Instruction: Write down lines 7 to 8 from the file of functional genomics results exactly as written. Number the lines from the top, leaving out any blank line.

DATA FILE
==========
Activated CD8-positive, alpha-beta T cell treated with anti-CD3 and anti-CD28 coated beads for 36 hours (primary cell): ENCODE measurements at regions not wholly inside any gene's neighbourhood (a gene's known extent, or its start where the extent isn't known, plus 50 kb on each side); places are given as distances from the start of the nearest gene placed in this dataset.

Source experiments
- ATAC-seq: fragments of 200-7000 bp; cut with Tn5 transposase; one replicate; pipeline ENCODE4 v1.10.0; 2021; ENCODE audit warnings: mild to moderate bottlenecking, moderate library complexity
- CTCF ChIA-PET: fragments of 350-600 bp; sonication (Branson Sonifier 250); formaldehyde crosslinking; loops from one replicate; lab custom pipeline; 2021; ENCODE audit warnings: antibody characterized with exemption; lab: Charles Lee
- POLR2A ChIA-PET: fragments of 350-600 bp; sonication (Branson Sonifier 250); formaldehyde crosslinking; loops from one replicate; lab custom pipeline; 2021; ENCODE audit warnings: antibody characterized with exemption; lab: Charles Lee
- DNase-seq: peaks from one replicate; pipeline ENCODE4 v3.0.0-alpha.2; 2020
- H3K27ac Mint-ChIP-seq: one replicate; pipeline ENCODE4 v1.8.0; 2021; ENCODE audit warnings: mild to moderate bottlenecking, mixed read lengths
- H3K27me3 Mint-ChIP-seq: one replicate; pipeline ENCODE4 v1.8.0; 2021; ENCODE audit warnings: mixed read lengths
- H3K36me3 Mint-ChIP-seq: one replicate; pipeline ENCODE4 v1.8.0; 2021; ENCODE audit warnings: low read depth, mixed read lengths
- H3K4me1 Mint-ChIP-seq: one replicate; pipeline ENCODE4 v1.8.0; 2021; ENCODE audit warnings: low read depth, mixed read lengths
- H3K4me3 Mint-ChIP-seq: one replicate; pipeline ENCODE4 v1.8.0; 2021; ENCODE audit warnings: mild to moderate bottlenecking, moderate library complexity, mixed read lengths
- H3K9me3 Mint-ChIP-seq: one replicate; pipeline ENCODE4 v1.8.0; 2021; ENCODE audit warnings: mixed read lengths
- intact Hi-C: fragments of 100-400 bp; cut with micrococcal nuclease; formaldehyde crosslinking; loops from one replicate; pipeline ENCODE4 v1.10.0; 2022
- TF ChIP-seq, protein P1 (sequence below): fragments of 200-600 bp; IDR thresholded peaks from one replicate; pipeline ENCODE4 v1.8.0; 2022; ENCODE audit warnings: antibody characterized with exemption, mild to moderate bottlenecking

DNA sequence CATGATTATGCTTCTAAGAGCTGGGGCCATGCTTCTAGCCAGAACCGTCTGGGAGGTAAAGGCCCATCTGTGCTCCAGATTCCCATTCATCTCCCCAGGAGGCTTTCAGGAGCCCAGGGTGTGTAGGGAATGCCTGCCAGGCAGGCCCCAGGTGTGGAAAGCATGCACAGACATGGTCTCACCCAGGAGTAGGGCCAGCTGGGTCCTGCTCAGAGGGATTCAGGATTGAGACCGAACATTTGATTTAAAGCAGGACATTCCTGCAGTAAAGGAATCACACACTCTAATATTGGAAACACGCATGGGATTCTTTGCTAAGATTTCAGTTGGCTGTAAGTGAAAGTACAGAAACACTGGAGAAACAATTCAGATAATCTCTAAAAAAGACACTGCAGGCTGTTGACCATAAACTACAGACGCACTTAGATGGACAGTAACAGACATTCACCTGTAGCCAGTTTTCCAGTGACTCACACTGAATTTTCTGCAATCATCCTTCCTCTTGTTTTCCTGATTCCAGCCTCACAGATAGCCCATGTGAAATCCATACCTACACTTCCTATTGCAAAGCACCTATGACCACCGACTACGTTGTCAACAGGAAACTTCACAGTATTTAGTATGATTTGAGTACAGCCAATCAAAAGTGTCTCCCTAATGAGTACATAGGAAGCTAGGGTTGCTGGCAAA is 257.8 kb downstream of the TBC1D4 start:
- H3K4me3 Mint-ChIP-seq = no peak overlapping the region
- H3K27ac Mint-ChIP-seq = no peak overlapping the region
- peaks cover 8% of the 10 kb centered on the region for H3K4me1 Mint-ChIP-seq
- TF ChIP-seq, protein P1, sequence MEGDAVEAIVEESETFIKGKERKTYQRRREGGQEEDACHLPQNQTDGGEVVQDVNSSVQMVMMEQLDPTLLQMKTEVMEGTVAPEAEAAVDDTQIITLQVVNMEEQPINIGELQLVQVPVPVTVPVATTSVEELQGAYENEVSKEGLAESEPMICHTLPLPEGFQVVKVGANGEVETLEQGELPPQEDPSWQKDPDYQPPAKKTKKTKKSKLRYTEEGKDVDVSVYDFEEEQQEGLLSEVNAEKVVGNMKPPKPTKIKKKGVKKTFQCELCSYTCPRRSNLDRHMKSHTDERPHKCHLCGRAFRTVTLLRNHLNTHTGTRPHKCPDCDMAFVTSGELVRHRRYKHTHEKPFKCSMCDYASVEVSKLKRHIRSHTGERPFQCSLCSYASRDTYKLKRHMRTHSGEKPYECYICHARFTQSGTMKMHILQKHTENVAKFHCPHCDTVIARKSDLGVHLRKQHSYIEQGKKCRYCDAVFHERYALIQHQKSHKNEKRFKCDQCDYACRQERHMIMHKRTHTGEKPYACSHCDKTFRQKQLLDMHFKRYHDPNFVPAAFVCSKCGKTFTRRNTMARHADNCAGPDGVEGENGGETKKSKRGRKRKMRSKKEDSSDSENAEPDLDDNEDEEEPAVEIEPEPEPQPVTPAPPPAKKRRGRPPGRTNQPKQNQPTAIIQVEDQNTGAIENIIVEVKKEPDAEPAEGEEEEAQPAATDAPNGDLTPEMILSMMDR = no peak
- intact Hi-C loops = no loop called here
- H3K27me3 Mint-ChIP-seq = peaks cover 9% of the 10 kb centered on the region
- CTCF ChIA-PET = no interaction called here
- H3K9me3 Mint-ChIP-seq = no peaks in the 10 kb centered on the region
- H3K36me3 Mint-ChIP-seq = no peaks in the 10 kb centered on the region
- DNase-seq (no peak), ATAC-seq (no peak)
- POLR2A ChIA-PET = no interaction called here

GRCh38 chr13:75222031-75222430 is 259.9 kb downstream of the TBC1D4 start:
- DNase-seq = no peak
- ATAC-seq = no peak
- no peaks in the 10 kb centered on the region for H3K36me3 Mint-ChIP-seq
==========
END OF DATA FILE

- H3K27ac Mint-ChIP-seq: one replicate; pipeline ENCODE4 v1.8.0; 2021; ENCODE audit warnings: mild to moderate bottlenecking, mixed read lengths
- H3K27me3 Mint-ChIP-seq: one replicate; pipeline ENCODE4 v1.8.0; 2021; ENCODE audit warnings: mixed read lengths